The internet offers the possibility of forming de-institutionalized, organizational structures that engage in the democratic process in ways that go far beyond volunteering, protesting, or voting. The digital space enables people to collaborate and communicate with one another more effectively, even if they have never met in real life (Shirky 2009). Formations such as Telecomix and Project PM show that this capability can be harnessed in the service of meaningful collective political and social actions. Journalist and activist Barrett Brown's latest venture, $2 , hopes to further that potential. Pursuance looks to empower political actors via "process democracy" (Brown 2018), offering participants a platform in which they can organize, build, and act on social justice endeavors. Pursuance is important because it provides a means for individuals to rapidly and effectively assemble, disassemble, and reassemble into mission-driven teams. This lessens the need for stable institutions to direct civic or political activism, thus reducing the problems that often follow, e.g. the Iron Law of Oligarchy (Michels 2015). We explore the potential of Brown's endeavor, asking: How can Pursuance most effectively further the practice of deinstitutionalized democracy? What can be learned from past groups that have engaged in the kind of activity Pursuance aims to facilitate?

Jeanette Hofmann
The relationship between digitalization and democracy is a topic of growing public and academic interest. However, what seems striking about the emerging literature on this topic is its tendency to reify either the concept of democracy and or that of digital technologies or both. Most of the nuanced observations to be found in works addressing either the evolution of democracy or that of the Internet seem to vanish once the relationship of the two phenomena are explored. This article addresses the problem of how to avoid the traps of technical determinism that pave the path towards a better understanding of the relationship between digitalization and democracy. Its assumption is that we need to establish a viewpoint that allows telling a story of the evolution of digital technologies in concert with other long-term social and political changes.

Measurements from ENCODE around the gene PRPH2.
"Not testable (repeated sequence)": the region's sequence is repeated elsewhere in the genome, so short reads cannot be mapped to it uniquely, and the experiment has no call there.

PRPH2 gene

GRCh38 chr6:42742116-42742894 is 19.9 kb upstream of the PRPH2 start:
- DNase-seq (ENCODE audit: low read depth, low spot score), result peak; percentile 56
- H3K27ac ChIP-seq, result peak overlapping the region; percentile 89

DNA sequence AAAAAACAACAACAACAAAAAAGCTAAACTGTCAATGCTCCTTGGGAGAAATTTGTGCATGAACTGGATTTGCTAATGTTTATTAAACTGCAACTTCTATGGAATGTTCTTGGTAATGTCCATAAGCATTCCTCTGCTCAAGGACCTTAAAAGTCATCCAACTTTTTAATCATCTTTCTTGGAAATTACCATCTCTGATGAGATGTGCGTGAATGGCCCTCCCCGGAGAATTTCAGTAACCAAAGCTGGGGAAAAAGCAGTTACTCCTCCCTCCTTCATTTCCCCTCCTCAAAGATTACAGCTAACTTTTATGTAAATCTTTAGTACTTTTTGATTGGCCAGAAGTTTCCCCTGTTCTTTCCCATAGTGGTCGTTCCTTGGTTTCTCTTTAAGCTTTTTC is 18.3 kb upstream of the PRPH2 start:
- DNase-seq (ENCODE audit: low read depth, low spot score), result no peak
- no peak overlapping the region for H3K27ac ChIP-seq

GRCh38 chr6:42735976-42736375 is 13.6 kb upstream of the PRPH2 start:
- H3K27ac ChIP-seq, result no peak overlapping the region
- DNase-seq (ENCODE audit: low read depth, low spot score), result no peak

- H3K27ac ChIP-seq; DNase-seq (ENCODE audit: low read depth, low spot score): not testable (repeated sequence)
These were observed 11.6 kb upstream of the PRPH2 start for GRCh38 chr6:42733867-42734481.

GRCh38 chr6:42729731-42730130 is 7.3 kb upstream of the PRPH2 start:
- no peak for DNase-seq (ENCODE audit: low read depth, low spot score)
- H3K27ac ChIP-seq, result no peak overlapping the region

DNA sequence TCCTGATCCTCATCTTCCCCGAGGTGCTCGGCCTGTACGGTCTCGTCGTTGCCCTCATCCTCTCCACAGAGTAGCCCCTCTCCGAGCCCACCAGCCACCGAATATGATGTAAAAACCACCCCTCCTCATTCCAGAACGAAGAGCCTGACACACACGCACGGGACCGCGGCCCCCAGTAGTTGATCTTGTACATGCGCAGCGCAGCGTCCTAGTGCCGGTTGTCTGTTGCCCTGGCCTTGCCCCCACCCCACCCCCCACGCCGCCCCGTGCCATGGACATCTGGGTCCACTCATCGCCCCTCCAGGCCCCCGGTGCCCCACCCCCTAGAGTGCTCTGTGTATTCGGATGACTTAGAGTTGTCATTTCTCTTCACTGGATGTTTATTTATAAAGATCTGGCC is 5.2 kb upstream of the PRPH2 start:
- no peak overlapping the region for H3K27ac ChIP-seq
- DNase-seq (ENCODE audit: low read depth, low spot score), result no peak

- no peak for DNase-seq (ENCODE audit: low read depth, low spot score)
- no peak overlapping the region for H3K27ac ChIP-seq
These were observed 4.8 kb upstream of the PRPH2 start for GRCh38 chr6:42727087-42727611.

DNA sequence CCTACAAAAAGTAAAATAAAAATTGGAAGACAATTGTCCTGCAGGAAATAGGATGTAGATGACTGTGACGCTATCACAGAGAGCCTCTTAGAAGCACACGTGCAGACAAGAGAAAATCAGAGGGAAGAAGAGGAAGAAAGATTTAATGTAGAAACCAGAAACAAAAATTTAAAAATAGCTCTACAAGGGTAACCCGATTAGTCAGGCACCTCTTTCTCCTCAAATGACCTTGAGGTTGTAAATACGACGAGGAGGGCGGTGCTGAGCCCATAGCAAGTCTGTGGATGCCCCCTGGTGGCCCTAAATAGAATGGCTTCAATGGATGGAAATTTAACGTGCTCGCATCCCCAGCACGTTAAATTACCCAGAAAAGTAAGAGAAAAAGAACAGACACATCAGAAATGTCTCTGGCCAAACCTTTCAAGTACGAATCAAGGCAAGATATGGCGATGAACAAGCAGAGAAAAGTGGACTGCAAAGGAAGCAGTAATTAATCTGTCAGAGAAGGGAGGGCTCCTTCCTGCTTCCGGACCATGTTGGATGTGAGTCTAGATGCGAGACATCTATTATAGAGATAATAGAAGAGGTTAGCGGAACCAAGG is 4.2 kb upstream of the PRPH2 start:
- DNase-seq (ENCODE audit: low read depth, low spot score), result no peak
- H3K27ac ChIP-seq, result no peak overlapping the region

The viewpoint suggested combines two lines of theories: a philosophy of technology's approach to the co-evolution of technical systems and societies, and social theories on late modernity, which help to situate the evolution of digitalisation as part of long-term structural changes of modern societies. From this perspective, the Internet emerges as a space of possibility for experimenting with the new political, cultural and economic freedoms gained by the weakening of the institutional apparatus once characteristic of organised modernity. Digital technologies provide a material form for articulating old ideas of democratic organisation in new ways. Civic technologies such as cloud and blockchain-based citizenship models serve as a case for demonstrating the fruitfulness of this approach.

avatar for Ehsan Dehghan

Ehsan Dehghan

PhD Candidate, Queensland University of Technology

Saturday October 13, 2018 11:00am - 12:30pm EDT
Sheraton - Ballroom East

11:00am EDT

Joining up, joining in - the vagaries of Facebook
Tero Jukka Karppi
Experimenting with emotions is becoming a part of what Facebook does. In 2013 the social media company actively experimented with emotions trying to prove that emotional states are contagious and spread through News Feed content. In 2017, Facebook Inc.’s patent for boredom detector was accepted. In this paper, I explore the cultural politics of boredom detector patent in conjuncture with Facebook’s “emotional contagion study”. I look into how Facebook is incorporating emotions as part of both their platform’s functions and business logic. I trace how boredom is being de-centered from the experiencing human individual into platform-specific processes that affects masses of users.